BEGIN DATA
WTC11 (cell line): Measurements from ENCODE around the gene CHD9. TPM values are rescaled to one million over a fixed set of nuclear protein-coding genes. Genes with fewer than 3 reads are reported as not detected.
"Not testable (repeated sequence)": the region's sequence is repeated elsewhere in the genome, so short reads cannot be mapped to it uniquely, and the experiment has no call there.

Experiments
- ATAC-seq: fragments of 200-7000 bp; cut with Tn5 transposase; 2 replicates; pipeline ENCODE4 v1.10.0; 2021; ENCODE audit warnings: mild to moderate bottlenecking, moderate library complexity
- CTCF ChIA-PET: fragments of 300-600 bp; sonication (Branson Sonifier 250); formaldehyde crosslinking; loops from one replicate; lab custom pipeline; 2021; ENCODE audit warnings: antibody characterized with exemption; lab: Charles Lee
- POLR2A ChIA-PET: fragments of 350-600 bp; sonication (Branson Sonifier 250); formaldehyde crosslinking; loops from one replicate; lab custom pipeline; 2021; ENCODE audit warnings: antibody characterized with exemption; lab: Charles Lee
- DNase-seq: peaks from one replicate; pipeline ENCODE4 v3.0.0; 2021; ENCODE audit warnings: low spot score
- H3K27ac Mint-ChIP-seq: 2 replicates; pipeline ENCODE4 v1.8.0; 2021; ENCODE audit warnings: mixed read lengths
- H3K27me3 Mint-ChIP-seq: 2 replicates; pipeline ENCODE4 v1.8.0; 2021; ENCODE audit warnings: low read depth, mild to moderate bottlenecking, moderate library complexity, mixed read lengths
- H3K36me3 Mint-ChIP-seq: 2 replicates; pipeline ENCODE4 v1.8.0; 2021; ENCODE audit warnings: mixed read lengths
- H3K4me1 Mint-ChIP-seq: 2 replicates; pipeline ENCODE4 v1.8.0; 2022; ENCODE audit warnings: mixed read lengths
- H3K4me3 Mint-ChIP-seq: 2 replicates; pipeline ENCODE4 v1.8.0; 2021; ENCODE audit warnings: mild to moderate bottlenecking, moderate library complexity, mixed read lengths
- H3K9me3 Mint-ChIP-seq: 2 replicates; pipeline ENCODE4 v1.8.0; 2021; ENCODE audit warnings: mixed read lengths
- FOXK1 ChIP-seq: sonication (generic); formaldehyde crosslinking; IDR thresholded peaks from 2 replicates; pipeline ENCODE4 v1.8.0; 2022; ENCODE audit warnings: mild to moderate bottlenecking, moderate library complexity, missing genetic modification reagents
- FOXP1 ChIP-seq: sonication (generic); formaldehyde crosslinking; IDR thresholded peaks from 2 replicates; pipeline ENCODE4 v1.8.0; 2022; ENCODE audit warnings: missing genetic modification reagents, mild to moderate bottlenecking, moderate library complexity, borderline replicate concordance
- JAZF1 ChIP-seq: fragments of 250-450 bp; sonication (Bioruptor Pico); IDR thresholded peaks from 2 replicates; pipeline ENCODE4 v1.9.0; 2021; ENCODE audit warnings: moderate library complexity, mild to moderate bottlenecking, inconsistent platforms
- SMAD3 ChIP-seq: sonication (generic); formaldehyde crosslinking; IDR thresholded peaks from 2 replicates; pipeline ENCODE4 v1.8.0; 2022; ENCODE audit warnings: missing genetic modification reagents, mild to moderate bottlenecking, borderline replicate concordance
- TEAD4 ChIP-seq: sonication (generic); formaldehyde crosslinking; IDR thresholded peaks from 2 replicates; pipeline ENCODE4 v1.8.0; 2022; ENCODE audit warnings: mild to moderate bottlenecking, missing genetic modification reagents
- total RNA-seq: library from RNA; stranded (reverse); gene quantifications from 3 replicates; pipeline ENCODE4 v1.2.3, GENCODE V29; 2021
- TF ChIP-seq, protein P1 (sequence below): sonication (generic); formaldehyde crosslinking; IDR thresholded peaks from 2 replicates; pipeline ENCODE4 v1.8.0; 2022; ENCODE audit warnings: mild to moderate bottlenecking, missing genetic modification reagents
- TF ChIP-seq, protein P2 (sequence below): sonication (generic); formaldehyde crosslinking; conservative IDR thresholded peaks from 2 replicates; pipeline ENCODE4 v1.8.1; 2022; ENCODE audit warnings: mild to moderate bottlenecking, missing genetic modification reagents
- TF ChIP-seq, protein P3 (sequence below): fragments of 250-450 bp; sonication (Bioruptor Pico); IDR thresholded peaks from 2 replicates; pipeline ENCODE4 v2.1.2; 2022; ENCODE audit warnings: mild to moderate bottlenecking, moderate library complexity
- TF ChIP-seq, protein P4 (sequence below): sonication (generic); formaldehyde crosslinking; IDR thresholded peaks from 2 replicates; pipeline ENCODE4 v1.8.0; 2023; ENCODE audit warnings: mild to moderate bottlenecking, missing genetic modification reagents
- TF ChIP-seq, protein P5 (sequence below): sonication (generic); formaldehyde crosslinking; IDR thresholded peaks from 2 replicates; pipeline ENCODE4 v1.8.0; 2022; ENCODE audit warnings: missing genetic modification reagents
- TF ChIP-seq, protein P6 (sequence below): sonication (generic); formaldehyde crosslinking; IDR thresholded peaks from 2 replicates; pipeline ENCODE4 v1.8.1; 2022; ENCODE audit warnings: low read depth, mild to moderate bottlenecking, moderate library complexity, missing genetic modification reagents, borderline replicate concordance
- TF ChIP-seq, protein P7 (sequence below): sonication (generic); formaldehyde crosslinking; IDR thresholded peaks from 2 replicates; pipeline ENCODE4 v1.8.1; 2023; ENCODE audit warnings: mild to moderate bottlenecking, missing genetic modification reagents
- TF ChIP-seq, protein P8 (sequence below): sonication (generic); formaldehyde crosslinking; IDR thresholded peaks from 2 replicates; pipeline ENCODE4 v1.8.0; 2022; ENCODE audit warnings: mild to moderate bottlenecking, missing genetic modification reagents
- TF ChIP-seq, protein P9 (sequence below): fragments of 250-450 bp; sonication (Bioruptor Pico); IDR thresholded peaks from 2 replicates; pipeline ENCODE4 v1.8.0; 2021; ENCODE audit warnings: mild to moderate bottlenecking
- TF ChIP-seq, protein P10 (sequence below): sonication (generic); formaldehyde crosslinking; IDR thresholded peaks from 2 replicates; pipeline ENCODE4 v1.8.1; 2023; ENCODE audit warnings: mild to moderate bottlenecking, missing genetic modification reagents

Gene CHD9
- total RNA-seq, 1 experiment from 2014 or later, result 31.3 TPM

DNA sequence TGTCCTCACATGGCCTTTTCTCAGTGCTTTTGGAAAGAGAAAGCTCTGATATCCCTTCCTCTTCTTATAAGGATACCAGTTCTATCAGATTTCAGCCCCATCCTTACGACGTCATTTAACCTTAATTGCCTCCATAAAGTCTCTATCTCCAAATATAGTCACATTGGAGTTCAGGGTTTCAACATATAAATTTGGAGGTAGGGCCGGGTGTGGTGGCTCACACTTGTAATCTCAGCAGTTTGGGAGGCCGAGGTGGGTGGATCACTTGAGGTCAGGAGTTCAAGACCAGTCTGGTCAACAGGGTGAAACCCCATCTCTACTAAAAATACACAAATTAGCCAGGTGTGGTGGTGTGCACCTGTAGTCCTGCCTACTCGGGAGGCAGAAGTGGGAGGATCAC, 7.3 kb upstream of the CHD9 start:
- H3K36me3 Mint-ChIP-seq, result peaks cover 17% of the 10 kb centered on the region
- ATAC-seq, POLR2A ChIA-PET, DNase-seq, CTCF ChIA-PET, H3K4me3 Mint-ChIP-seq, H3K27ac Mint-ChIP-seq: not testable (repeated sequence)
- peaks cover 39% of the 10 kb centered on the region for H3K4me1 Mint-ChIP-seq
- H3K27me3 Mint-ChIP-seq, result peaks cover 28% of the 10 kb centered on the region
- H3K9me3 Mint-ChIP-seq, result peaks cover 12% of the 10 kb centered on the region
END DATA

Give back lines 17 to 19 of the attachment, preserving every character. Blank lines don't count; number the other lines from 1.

- SMAD3 ChIP-seq: sonication (generic); formaldehyde crosslinking; IDR thresholded peaks from 2 replicates; pipeline ENCODE4 v1.8.0; 2022; ENCODE audit warnings: missing genetic modification reagents, mild to moderate bottlenecking, borderline replicate concordance
- TEAD4 ChIP-seq: sonication (generic); formaldehyde crosslinking; IDR thresholded peaks from 2 replicates; pipeline ENCODE4 v1.8.0; 2022; ENCODE audit warnings: mild to moderate bottlenecking, missing genetic modification reagents
- total RNA-seq: library from RNA; stranded (reverse); gene quantifications from 3 replicates; pipeline ENCODE4 v1.2.3, GENCODE V29; 2021